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Tracie Jade Jenkins On Giving Yourself the Space for Grace

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tracie jade jenkins-peace of mind-taraji p henson-boris lawrence henson-mental health-covid 19-isolation

“Peace of Mind” co-host Tracie Jade Jenkins discusses mental health in the age of COVID-19, especially among the African American community.

What changes have you seen in the past couple of years regarding mental health?

The tides have definitely changed. In 2020, according to APA survey, 78 percent of Americans said that COVID-19 was a significant source of stress. Suicide was the second leading cause of death for ages 10-14 and 25-34, and in the African American community, the suicide rate for youth doubled over the past decade. Isolation, financial hardship, and the loss of loved ones and community ranked high on our foundation’s survey for African Americans who sought therapy through our free therapy campaign. On the brighter side, in 2021, 42 percent of those who received support through our program were new to therapy and we’ve seen a 200 percent increase in Black men who have received therapy over the past two years. More people are openly talking about mental health and the benefits of getting support.

What resources do you recommend for young people struggling with mental health, especially during COVID?

Connect with a peer group, either online or in-person. Our young people have been in isolation due to COVID over the past couple of years. People need people. We’ve seen some of the best outcomes when our youth hear from one another and know that they’re not alone.

The Boris Lawrence Henson Foundation (BLHF) offers “hangouts” for ages 14-22 online, in schools, and in community centers across the country. It’s a safe space for young people to go and connect as a group with a therapist. They share their challenges without judgement and receive tools to address their needs. Thankfully there are more and more resources being made available every day. BLHF has a crisis text line available: text PEACE to 741741. For emergencies, dial 911 or the National Suicide Prevention Lifeline at 1-800-273-TALK (8255).

How can people create a sense of community for themselves in a time where isolation is so common?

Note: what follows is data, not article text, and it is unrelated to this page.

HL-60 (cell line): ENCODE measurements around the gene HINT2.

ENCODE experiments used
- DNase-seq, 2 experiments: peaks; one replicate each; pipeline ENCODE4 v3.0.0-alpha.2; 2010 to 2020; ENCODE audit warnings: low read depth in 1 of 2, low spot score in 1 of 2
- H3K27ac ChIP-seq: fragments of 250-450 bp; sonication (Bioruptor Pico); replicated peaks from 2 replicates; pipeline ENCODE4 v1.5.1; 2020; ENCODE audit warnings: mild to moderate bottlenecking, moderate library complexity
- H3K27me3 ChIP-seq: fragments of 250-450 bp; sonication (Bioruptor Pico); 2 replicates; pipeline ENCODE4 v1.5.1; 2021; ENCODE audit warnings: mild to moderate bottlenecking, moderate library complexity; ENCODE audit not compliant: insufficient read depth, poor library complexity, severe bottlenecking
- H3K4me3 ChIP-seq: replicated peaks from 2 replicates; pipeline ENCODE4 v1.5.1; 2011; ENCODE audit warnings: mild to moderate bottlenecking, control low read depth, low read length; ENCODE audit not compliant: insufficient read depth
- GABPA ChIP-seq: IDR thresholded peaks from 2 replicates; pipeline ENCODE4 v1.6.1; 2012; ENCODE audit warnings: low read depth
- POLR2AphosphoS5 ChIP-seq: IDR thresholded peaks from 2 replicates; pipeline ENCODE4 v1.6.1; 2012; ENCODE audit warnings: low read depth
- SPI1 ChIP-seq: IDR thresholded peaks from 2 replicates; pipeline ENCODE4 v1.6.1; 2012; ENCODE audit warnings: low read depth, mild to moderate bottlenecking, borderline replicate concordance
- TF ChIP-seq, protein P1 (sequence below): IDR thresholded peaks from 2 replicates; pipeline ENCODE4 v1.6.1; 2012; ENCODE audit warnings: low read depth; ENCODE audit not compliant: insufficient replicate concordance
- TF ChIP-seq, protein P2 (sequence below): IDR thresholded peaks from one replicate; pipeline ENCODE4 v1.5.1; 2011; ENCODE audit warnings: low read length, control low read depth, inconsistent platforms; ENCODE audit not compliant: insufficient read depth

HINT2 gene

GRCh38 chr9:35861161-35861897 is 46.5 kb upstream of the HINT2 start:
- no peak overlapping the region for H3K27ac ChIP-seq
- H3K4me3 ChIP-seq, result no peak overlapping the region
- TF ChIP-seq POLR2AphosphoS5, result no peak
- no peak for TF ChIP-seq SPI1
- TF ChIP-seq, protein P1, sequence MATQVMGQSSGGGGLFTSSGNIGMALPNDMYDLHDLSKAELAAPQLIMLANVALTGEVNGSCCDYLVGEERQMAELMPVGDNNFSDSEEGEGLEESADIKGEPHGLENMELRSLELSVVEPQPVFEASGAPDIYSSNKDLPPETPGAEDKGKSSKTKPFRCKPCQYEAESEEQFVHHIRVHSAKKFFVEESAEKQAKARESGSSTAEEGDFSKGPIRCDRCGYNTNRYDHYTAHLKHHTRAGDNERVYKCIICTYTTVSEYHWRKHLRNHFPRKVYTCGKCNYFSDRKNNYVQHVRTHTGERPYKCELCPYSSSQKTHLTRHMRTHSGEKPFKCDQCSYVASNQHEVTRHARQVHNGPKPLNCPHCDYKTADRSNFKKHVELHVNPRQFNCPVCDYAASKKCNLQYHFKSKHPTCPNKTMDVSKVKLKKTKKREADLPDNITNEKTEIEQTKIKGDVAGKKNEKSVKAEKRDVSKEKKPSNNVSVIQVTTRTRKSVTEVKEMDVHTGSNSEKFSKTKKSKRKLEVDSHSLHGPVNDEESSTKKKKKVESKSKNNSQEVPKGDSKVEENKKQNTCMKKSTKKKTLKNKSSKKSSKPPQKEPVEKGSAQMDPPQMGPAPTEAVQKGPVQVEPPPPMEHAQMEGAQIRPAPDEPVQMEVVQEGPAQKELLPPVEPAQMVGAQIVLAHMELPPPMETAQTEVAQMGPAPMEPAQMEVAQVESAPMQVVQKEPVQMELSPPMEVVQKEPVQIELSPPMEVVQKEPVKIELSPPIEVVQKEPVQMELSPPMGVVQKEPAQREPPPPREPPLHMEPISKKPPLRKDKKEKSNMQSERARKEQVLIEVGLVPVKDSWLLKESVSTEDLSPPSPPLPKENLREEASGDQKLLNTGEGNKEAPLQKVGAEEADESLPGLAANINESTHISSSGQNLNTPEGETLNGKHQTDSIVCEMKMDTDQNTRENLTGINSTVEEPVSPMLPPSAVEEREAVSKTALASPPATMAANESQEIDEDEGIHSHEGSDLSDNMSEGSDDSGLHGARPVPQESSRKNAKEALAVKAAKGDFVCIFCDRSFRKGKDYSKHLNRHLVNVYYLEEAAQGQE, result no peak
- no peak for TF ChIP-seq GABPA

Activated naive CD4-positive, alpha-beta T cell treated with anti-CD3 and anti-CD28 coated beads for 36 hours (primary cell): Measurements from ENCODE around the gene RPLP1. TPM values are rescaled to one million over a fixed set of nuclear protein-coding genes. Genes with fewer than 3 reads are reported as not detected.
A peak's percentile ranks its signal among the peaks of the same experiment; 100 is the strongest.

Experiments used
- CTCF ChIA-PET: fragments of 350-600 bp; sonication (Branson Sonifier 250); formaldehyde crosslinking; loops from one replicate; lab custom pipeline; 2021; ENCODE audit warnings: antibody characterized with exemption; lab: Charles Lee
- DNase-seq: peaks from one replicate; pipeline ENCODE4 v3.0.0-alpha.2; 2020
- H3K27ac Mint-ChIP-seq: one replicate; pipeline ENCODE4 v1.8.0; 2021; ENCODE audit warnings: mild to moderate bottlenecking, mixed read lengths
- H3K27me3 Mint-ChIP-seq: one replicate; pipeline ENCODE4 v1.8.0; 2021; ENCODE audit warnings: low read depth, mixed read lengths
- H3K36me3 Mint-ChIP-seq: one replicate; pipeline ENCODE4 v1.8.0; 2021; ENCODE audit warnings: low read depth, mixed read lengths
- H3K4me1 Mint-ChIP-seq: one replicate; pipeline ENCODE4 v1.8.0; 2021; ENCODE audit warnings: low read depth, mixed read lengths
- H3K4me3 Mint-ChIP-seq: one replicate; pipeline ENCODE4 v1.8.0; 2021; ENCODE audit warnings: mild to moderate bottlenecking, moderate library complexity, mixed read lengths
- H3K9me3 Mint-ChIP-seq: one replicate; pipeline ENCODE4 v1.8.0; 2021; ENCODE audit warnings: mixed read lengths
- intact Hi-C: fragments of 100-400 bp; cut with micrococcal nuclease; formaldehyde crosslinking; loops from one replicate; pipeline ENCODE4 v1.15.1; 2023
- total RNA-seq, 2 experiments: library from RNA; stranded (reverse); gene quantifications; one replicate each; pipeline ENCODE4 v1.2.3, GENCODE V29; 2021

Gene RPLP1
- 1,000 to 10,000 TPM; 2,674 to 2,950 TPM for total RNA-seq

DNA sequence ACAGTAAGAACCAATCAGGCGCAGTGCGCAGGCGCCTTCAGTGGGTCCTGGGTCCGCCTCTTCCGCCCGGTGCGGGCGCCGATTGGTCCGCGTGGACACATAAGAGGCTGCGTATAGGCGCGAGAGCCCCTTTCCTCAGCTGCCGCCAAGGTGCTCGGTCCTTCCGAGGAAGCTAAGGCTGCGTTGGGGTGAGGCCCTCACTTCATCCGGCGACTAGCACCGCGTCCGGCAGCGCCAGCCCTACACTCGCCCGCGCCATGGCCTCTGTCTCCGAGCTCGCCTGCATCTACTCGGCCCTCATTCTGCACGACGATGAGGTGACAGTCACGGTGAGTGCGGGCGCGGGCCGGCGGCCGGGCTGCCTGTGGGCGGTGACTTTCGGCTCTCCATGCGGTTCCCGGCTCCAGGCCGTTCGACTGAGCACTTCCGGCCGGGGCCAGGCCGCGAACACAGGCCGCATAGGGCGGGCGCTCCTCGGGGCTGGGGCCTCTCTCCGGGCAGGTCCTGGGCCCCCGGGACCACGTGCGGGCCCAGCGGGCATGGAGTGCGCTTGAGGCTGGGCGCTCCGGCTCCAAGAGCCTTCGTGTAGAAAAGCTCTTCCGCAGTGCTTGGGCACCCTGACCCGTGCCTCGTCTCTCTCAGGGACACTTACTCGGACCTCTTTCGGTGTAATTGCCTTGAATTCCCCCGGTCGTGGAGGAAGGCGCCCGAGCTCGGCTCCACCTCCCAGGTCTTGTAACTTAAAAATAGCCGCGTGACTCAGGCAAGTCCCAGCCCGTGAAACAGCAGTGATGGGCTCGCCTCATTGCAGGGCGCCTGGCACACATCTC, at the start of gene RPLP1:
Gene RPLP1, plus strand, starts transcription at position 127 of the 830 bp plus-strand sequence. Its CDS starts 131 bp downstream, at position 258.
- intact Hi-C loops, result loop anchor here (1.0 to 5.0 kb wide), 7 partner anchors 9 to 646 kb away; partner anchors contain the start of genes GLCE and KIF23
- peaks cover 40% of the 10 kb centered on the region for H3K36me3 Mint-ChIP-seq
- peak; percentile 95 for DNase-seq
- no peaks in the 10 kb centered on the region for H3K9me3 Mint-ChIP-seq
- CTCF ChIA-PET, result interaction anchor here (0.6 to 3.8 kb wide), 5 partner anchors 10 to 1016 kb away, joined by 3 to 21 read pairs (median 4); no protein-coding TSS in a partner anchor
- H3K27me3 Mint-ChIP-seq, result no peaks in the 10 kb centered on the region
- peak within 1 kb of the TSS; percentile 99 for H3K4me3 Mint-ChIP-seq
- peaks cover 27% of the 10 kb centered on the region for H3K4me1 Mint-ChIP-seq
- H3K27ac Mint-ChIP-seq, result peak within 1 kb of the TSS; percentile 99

Make space for grace. Allow yourself to feel how you feel being alone — the ups and the downs. You may be surprised what space and grace offers. I told myself the other night “I love you, Tracie,” out loud! I was shocked; I’d never heard myself say that out loud. I giggled like a little girl. It felt good. I realized I’d heard it said to me my whole life, but never from myself. It was empowering.

Take a class online, join a book club, learn to play an instrument, or take a dance class. Art is definitely a conduit to healing and community. I am challenged with anxiety and depression. During the past two years, I’ve gotten my certification as a guided meditation teacher, joined a minimalism movement, and I’m starting guitar lessons, all from home. The regular schedule and routine has helped me to stay grounded, present, and grateful for the time, as opposed to having too much space in my head for repetitive, negative thoughts.

Why was it important to you to start your Facebook Watch show “Peace of Mind” with Taraji P. Henson?

We wanted to create a space to normalize conversations around mental health for the African American community. We wanted to remove some of the stigma, distrust, and barriers we’ve experienced for generations and educate people around what they may be experiencing or what they may have observed in others. Ultimately, we hope they feel safe enough to get the help they need.

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